UNC School of the Arts
2016 Excellence in Teaching Award Winner: Dale M. Pollock, University of North Carolina School of the Arts
Dale M. Pollock serves as associate professor in the School of Filmmaking at the University of North Carolina School of the Arts, where he has served on the faculty since 2006. He also is the inaugural recipient of the Dale M. Pollock Endowed Chair, and holds the position of Distinguished Scholar. Prior to joining the faculty, Pollock was dean of the School of Filmmaking for seven years.
In his Philosophy of Teaching statement, Pollock describes his current role as a faculty member as “the most satisfying and gratifying of my near 50-year career.” He brings a phenomenal breadth and depth of information to the classroom, and strives to give his students examples of effective moviemaking from the past 120 years, in order to “inspire them to reach higher in their own content creation in the 21st century.”
Pollock’s pedagogical approach has clearly resonated with his students. One nominator spoke to this, stating that “Mr. Pollock is a passionate teacher with a vast amount of experience and knowledge. He engaged sophisticated class discussions that opened students’ eyes to successful filmmaking techniques.” Pollock also commits substantial time to one-on-one mentorship of students, far beyond what is simply customary or required. A student spoke of the impact this approach has had on their development. “In my first year of college, I remember being overwhelmed and constantly doubting my actions. Mr. Pollock approached me and said that if I ever needed help with anything, I could stop by his office. Without thinking of it twice, I met with him, and it became a weekly meeting that has lasted three years.”
Colleagues on the faculty hold Pollock in the highest regard. One individual wrote a compelling letter of nomination touching on just a few of the reasons why this is the case. “Mr. Pollock is an invaluable resource, and he is unfailingly generous with his time, his support, and his feedback. I have had him as a guest in my courses on multiple occasions, as have many of my colleagues. I am continually impressed with his energy, his enthusiasm, and his extensive knowledge.”
Pollock is the author of Skywalking: The Life and Films of George Lucas, currently in its fourth printing, with over 100,000 copies sold. He has had articles published in Esquire, GQ, People, Life, and Rolling Stone. He is a member of the Academy of Motion Picture Arts and Sciences, Producers Branch, the Producers Guild of America, the Writers Guild of America, and the Governor’s Task Force on Film. Prior to joining the University of North Carolina School of the Arts, Mr. Pollock was co-Founder and co-chairman of the Producing Program at the American Film Institute.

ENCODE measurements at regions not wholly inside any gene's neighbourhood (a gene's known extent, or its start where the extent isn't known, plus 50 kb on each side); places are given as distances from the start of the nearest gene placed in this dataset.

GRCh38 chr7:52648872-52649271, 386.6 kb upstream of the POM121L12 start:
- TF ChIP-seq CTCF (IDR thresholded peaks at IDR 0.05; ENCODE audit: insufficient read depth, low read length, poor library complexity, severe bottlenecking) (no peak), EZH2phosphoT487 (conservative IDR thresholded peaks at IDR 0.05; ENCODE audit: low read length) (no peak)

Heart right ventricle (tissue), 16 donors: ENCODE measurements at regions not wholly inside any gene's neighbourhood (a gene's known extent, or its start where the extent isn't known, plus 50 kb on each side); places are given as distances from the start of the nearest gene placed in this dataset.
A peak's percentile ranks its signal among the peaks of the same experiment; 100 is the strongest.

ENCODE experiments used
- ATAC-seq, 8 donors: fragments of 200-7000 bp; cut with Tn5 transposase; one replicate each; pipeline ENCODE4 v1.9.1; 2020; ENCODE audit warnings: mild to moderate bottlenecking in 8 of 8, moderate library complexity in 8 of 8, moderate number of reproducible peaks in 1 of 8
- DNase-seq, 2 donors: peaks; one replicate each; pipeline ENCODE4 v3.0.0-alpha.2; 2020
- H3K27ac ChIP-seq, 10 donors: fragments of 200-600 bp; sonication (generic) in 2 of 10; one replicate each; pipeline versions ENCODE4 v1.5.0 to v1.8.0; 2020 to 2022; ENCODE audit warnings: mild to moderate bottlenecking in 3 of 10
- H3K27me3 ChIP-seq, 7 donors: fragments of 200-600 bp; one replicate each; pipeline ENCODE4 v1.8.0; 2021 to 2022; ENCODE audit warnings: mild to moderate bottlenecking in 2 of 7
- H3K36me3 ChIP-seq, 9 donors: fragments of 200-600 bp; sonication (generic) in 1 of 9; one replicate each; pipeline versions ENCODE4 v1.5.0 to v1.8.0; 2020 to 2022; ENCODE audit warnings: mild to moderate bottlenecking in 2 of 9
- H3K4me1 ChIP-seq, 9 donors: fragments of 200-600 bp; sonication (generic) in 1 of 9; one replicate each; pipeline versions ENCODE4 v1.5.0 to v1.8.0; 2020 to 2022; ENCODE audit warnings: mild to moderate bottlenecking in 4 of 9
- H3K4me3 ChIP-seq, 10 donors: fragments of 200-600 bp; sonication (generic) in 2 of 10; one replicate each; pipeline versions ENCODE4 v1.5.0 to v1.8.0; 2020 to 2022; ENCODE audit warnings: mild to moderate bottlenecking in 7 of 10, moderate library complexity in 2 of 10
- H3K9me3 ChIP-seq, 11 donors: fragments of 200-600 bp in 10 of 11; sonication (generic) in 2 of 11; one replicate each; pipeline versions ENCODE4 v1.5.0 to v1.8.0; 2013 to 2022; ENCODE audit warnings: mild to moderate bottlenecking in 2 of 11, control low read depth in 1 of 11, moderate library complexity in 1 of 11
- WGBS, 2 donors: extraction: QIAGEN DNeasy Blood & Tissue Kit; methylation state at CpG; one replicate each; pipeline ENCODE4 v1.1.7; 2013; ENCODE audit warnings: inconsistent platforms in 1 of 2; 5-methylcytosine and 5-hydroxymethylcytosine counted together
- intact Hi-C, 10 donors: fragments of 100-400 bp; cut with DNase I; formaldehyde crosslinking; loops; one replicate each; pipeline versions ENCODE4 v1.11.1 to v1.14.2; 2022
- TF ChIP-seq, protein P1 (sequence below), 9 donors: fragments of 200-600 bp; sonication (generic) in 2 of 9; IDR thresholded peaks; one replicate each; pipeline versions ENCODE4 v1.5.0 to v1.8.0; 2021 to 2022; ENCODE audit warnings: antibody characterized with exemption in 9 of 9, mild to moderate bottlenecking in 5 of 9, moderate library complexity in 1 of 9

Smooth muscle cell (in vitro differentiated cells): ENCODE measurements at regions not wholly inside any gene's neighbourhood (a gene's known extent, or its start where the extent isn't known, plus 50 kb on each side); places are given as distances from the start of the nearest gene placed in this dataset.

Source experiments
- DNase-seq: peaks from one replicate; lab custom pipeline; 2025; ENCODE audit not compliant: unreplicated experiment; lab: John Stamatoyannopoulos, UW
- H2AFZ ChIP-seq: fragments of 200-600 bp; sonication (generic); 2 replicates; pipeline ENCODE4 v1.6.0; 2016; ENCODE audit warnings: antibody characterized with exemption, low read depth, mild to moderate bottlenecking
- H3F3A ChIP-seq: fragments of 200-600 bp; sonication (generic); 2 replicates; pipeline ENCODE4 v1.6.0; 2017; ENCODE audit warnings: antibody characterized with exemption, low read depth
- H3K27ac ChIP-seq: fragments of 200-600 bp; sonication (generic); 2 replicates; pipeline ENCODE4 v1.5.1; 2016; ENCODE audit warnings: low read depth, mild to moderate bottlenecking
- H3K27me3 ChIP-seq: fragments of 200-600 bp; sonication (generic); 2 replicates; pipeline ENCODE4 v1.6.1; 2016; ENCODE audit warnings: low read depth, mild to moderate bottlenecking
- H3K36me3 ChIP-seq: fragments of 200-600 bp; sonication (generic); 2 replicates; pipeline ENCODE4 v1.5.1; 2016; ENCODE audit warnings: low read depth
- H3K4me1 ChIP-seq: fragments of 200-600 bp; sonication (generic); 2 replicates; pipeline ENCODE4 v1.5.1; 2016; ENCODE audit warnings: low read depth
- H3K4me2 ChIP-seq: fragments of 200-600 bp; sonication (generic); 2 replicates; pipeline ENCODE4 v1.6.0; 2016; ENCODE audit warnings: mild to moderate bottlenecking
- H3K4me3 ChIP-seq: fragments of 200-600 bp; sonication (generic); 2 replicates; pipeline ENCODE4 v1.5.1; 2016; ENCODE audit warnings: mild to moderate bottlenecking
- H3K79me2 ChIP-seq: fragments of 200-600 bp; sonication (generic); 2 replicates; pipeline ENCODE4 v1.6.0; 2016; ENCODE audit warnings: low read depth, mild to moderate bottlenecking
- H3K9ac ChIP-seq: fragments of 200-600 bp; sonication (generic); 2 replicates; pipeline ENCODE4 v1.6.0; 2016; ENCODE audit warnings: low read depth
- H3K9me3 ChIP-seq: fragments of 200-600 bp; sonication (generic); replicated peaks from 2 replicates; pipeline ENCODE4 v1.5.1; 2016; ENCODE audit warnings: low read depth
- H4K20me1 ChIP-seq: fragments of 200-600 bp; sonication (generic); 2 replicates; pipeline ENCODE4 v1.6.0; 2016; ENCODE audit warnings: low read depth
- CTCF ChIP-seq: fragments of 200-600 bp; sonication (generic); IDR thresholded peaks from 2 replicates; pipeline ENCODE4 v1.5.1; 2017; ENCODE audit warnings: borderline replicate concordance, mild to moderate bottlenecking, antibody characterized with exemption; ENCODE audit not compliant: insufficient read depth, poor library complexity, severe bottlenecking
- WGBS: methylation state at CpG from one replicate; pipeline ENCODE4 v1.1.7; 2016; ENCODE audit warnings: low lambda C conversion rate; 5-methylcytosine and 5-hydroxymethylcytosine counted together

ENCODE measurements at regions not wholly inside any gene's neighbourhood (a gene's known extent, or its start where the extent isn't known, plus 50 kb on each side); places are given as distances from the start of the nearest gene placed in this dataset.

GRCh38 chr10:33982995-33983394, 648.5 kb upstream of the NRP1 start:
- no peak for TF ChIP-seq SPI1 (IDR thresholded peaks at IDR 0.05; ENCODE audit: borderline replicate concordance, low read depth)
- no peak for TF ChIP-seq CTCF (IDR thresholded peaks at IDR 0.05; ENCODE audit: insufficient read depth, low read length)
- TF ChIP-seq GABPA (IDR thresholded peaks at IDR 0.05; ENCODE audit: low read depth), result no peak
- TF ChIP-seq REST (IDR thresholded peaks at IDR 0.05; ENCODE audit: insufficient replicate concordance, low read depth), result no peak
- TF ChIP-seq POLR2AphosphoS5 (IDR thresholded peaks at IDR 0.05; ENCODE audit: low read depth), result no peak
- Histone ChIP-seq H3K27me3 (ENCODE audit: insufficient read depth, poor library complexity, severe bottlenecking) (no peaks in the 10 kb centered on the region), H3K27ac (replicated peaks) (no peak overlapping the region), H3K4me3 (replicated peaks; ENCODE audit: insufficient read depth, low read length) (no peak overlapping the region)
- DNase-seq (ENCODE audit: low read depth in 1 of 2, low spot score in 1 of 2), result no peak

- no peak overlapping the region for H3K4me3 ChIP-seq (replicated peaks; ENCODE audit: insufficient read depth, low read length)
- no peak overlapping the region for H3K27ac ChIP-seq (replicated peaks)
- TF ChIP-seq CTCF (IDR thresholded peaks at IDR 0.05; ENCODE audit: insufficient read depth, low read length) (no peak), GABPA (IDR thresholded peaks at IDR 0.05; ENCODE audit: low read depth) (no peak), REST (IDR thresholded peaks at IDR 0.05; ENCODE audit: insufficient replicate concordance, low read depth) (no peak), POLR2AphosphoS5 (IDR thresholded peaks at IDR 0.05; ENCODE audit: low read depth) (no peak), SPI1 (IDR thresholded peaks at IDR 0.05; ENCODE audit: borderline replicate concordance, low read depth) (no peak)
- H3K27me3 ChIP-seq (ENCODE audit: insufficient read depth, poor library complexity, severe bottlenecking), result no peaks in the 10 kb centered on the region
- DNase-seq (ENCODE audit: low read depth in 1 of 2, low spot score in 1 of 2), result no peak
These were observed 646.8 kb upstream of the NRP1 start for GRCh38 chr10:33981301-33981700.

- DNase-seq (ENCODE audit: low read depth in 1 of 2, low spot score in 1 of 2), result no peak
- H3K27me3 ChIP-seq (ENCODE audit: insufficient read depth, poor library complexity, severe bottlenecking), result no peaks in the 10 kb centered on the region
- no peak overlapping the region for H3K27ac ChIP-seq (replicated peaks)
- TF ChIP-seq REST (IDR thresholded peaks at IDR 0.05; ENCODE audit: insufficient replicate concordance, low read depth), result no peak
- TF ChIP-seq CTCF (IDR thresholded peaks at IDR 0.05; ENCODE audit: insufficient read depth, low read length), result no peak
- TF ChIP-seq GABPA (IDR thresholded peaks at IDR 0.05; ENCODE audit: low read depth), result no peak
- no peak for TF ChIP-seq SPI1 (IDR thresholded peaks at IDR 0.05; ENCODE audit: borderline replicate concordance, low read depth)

Pollock holds an MS in communications from San Jose State University and a BA in anthropology from Brandeis University. He also completed the Management Development Program in the Harvard Graduate School of Education in 2004.
Q. The Teaching Awards were established in 1994 to underscore the importance of teaching and to encourage, identify, recognize, reward, and support good teaching within the University. What does this award mean to you?
A. The most meaningful aspect of this award to me is that it originates with students and faculty in my school. I invest a great deal of time and energy in my interactions with my students, both in and out of the classroom. I also try to share best practices in my teaching with my colleagues, and to refer interested students to them for mentoring in their particular craft. I am humbled by the number of students and faculty who nominated me for this award, and I hope to justify their confidence in me with evolving improvements to my teaching.
Q. What was your path into teaching?
A. My path to teaching was a circuitous one, although now that I look back on it, much of my professional work led me to teaching those skills in various ways. I first taught as a substitute teacher in Boston just after graduating college, and I remember feeling terrified in the classroom. It wasn’t until I began sharing my history and skills as a feature film producer with graduate students at the University of Southern California that I realized that teaching energized and animated me. When I co-founded and taught in the Producing Program at the American Film Institute, I woke up to the fact that teaching had become more important to me than producing. I came to UNCSA to be a dean, but more importantly, to embrace teaching as my new career choice, and I have never looked back.
Q. Besides this award, is there one particular achievement in your career that makes you especially proud?
A. I grew up loving movies, and always dreamed of winning an Academy Award for whatever contribution my talent could provide. I never achieved that goal, but I was invited by my peers to join the Producers Branch of the Academy of Motion Picture Arts and Sciences in 1994, and I have been a member ever since. It’s a reflection on the quality of the work I did producing 13 feature films, since I never had a huge box office success. Recognition from my peers has always been meaningful to me, as it is with the Teaching in Excellence Award.
Q. What teaching methods do you use to engage students?
A. I believe I engage students primarily from my passion for my subject matter and my overwhelming love of cinema. My enthusiasm has proven infectious, not just because I am vociferous in my opinions, but because I challenge my students to look at and critically examine films in all their aspects, from physical production through their deepest meanings. The ability to think and write critically remains a crucial skill in my field, and I would like to think I demonstrate their relevance to my students in all of our interactions.